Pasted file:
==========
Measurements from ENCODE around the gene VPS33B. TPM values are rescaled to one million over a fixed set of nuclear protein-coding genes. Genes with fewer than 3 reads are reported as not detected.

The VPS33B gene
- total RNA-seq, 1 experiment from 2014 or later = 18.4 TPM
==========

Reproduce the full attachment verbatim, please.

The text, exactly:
Measurements from ENCODE around the gene VPS33B. TPM values are rescaled to one million over a fixed set of nuclear protein-coding genes. Genes with fewer than 3 reads are reported as not detected.

The VPS33B gene
- total RNA-seq, 1 experiment from 2014 or later = 18.4 TPM